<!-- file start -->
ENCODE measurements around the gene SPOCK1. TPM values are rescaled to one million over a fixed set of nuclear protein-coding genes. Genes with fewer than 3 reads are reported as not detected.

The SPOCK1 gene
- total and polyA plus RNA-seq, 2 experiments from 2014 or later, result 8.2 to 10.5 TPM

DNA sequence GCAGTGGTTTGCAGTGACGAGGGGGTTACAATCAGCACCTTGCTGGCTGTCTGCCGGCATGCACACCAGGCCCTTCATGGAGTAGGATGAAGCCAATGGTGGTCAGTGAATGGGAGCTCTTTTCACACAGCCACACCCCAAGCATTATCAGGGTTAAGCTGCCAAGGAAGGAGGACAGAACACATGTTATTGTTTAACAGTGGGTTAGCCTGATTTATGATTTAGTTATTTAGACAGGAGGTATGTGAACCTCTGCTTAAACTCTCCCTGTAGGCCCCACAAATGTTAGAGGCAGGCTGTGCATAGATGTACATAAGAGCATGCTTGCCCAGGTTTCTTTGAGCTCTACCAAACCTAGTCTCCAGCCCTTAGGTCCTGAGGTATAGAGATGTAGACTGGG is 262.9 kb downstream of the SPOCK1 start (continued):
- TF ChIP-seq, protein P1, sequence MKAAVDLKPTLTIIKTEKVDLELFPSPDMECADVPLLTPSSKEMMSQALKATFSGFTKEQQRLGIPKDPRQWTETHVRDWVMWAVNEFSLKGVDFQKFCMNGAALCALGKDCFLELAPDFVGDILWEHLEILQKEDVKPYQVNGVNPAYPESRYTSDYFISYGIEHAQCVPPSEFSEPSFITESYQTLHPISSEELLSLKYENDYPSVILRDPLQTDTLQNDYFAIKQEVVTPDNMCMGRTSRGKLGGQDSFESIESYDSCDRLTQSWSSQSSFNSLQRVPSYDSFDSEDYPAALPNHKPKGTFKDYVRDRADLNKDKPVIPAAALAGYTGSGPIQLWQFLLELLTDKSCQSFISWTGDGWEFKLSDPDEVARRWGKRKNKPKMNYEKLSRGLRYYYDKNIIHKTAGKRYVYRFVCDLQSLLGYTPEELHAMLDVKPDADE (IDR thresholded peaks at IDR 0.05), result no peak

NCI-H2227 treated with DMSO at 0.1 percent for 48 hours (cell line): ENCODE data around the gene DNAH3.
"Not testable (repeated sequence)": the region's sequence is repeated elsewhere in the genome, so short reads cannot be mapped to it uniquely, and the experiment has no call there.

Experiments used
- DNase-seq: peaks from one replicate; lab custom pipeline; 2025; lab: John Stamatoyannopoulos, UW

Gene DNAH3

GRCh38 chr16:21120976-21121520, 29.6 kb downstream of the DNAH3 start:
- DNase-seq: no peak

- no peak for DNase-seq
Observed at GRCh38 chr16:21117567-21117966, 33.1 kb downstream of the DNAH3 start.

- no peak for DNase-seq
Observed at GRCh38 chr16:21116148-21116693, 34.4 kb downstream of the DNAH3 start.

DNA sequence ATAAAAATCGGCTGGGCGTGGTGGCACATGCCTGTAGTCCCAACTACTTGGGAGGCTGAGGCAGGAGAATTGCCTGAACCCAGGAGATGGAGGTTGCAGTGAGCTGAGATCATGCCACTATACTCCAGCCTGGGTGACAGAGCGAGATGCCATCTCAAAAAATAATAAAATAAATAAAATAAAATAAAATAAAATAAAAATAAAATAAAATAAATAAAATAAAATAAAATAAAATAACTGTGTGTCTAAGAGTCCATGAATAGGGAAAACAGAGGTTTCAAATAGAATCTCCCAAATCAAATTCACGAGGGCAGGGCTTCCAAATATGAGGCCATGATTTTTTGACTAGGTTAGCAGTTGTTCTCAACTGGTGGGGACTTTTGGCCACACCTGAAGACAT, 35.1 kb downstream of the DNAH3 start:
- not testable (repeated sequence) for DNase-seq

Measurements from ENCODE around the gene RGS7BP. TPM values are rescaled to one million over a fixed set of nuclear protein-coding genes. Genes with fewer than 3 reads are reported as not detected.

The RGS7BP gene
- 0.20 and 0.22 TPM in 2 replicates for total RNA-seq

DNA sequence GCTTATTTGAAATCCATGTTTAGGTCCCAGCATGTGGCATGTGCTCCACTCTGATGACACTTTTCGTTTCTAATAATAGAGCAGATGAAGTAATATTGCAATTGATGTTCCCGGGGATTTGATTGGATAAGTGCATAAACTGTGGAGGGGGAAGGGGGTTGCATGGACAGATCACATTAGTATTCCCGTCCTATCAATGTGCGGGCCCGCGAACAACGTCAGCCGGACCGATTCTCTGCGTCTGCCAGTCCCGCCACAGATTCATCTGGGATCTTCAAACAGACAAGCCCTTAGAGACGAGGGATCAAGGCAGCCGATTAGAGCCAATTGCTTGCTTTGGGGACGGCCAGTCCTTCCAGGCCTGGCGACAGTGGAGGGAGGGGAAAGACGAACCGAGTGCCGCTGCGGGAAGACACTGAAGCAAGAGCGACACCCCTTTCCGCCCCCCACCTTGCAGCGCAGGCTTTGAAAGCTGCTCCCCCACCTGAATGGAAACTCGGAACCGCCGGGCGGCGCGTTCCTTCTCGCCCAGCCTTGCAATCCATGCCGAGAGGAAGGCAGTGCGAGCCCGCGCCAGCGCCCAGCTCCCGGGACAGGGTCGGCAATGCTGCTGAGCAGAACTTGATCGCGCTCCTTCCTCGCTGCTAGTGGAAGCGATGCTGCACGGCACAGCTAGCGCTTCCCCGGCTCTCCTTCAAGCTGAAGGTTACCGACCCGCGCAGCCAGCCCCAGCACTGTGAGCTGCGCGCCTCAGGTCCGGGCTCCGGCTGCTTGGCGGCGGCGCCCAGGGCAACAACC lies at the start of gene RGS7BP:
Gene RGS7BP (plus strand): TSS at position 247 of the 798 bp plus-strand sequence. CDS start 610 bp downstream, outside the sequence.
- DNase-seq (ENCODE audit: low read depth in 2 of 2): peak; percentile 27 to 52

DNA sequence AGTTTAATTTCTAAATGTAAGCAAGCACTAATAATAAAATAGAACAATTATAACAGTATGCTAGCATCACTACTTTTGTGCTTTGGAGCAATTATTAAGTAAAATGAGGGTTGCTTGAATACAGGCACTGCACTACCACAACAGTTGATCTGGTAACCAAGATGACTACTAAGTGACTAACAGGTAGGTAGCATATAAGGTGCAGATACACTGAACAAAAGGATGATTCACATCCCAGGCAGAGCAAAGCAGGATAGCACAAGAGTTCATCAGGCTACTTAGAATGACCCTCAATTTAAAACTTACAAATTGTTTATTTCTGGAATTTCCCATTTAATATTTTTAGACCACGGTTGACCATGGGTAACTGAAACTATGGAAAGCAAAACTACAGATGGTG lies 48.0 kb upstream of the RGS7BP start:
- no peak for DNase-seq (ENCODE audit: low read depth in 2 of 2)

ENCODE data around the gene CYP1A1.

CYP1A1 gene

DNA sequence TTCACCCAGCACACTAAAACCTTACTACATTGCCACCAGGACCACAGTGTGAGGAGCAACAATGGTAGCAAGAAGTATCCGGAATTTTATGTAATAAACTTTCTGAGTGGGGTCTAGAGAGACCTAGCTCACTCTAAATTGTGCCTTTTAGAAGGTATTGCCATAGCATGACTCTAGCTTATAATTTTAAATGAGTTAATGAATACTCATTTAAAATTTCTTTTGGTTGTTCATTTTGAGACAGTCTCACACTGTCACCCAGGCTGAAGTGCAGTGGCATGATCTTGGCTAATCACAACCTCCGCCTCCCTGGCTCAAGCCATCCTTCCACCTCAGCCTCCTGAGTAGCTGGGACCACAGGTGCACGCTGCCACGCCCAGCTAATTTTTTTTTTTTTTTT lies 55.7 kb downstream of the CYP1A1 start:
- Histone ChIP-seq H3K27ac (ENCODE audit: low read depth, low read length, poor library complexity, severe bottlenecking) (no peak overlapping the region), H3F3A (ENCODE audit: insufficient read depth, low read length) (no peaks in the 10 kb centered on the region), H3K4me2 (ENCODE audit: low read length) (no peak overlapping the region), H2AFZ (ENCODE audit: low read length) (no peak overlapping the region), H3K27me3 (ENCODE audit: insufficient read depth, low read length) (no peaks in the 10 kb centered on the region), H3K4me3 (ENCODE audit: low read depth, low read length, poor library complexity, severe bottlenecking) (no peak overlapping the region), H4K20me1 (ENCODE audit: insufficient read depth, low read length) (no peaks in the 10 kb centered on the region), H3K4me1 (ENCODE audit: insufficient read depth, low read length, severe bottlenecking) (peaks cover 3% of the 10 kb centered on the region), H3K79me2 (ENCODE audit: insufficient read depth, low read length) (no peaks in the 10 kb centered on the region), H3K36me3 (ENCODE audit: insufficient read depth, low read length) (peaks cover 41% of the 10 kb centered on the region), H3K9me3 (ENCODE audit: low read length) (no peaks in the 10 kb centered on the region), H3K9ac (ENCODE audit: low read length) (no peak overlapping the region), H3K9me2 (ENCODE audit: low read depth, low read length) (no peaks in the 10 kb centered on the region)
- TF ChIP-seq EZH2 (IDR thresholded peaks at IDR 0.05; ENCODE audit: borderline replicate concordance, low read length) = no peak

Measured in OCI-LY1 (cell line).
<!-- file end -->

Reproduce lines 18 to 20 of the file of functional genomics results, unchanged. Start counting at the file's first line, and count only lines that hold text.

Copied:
- not testable (repeated sequence) for DNase-seq

Measurements from ENCODE around the gene RGS7BP. TPM values are rescaled to one million over a fixed set of nuclear protein-coding genes. Genes with fewer than 3 reads are reported as not detected.

The RGS7BP gene